Courseware developers (£28,840) are on par with Senior Trainer salaries.
e-Learning training personnel are attracting higher salaries than their ILT colleagues, probably because of the scarcity of those qualified to perform the new skills required by e-Learning training staff.
UK training salaries are lower than their US counterparts; Managers and Senior Trainers are 10% less whilst ILT trainers salaries are 6% lower in the UK.
Average salaries for Corporate Training Departments are £28,840. External Training Providers, not surprisingly, offer higher salaries with an average of £30,280.

Due to the fairly short life of the IT industry, it follows that IT training experience is on the low side compared with other sectors of the economy. The majority of IT training professionals have, on average, between 3-4 years experience (26.78%). The next highest groupings are 1-2 years (16.48%) followed by 5-6 years (16.07%).

Prior to the formation of the Institute of IT Training (1995), there was no focused certification programme for IT training professionals. A survey carried out by the (then) new Institute found that less than 10% of trainers had any form of professional qualification.
Since 1995, those IT training professionals who were Institute members holding a training qualification has increased dramatically from 10% to 82.1%, as revealed in this survey.

Trainer Development
The old adage of 'Cobbler's Children' has certainly applied to training professionals. Most often, trainers are simply too busy training to take some themselves. Not that they are not desperate for it, but they are considered too valuable training everyone else to be spared themselves. This is, of course, compounded by the fact that they work in the IT environment in which the pace of change increases at an alarming rate.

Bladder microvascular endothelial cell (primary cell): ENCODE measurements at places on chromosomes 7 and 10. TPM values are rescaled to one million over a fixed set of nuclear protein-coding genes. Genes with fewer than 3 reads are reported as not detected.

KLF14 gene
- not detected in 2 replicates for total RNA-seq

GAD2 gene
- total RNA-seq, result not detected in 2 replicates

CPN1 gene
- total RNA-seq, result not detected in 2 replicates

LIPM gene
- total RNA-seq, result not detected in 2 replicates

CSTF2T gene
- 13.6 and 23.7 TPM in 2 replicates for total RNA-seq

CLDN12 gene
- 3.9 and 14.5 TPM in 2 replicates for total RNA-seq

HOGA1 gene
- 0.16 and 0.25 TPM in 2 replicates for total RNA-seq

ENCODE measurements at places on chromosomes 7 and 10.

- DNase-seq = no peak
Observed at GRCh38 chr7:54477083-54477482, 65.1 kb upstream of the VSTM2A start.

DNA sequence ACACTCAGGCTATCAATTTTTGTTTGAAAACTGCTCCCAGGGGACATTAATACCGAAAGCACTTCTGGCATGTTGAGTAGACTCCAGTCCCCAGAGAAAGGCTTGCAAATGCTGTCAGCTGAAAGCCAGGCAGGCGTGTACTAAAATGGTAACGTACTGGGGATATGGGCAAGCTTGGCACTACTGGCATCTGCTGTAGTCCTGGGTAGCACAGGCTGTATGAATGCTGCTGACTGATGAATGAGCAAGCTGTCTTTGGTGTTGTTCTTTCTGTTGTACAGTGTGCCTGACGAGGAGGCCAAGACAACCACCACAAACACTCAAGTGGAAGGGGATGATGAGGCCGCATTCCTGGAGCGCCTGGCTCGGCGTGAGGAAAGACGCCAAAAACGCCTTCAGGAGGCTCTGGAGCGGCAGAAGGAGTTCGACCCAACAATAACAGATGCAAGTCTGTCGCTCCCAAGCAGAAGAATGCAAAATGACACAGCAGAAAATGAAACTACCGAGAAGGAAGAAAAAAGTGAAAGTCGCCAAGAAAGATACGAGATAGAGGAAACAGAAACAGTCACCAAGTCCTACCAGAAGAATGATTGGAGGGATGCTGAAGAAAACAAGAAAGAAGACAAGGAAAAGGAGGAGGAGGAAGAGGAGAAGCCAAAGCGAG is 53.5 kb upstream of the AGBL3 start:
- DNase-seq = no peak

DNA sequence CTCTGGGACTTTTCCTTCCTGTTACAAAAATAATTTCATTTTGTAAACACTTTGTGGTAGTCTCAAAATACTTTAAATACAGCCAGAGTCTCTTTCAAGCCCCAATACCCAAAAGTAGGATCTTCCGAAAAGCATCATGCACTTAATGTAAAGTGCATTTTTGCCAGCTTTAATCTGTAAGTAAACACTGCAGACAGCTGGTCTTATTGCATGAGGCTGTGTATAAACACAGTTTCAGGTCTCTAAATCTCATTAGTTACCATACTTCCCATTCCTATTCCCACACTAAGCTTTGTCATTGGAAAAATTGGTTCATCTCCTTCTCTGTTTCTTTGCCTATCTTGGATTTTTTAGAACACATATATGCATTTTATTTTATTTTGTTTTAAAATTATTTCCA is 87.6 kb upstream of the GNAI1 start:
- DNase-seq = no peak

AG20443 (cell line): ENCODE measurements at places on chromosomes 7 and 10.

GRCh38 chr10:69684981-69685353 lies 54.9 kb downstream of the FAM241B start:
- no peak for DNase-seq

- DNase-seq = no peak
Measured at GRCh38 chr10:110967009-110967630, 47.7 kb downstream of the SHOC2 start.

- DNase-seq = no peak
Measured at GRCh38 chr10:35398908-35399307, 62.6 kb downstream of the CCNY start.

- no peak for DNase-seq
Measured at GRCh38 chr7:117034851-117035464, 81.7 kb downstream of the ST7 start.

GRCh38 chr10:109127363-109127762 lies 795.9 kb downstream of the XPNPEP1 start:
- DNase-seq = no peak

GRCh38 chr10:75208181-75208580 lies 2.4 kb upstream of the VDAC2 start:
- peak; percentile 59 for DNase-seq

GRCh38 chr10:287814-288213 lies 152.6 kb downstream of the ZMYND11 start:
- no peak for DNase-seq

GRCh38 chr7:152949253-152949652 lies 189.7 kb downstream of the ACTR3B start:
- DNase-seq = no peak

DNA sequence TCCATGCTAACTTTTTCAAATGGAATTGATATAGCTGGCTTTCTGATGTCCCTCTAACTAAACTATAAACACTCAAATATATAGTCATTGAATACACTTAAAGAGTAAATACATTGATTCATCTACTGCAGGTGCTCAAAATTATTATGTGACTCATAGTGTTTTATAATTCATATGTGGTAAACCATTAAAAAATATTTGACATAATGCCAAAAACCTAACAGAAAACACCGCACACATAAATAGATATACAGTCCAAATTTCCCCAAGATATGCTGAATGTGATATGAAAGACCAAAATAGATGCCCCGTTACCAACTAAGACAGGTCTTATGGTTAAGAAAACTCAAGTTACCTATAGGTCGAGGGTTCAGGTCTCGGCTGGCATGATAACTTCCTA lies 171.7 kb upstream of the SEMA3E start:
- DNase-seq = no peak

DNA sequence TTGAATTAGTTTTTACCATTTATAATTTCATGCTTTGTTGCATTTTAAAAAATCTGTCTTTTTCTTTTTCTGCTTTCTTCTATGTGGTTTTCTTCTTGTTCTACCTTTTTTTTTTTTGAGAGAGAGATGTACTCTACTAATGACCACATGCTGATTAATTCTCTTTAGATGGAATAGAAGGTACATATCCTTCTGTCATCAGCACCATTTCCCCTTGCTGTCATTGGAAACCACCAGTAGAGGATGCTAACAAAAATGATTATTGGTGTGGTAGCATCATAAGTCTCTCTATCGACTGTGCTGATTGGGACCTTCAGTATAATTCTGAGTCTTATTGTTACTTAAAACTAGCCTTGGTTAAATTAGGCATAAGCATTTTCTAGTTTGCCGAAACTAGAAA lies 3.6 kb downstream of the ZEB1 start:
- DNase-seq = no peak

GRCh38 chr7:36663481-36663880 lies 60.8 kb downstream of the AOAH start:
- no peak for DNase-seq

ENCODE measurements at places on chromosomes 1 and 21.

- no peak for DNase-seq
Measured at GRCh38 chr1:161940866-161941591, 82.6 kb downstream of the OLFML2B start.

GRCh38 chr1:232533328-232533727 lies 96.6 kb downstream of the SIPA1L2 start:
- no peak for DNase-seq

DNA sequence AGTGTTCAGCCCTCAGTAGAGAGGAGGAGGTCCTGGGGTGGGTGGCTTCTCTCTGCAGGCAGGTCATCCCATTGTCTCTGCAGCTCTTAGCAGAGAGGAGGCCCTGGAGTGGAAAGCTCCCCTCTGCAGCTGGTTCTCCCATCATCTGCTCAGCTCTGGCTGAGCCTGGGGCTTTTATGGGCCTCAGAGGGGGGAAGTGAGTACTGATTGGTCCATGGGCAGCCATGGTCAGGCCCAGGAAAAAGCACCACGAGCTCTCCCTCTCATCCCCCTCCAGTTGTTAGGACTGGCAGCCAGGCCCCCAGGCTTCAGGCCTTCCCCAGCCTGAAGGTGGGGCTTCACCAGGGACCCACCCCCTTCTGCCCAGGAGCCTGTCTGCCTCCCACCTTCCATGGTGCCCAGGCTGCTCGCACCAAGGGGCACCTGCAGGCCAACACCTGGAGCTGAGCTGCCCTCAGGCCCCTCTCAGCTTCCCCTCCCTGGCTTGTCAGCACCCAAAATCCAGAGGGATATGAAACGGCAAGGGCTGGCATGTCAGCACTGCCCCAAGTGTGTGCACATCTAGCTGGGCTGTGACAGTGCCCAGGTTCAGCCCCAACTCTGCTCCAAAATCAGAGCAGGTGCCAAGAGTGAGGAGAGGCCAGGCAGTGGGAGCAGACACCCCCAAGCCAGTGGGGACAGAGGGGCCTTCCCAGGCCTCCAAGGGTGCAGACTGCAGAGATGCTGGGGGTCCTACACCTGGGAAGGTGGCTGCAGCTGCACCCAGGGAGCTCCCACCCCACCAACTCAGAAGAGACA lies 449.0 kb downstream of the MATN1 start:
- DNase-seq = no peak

The average days allocated for training currently received by respondents are 3.74 (trainer skills) and 5.89 (product skills). This is forecast to rise in 2002 to 3.88 (trainer skills) and 6.91 (product skills).

Benefits packages from employers are an important part of the mix in attracting and, more importantly, retaining staff. It is an encouraging fact that today's staff are attracted to the benefits package offered as, combined with the salary offered, a good benefits package for staff can say much about how an organisation values its personnel.
Recommendations to employers
We asked all respondents to outline what main issues they considered would help their employers to retain current staff and additionally attract new training staff to them. We received an incredible response to this item, the top five issues (in order of frequency of response) was as follows:
- Clearly defined and implemented structured career development plan
- Better salary/package/increased benefits/pay the market rate
- More trainer skills training for trainers
- Certification of trainers/keeping up to date with new techniques
- Sensible salary scales which reflect our 'worth'
- Corporate recognition of training department

The full report, with regional variations, is available from
The Institute of IT Training,
Price for the full 31-page report is £125 (Members) and £195 (non-Members). Prices do not include VAT.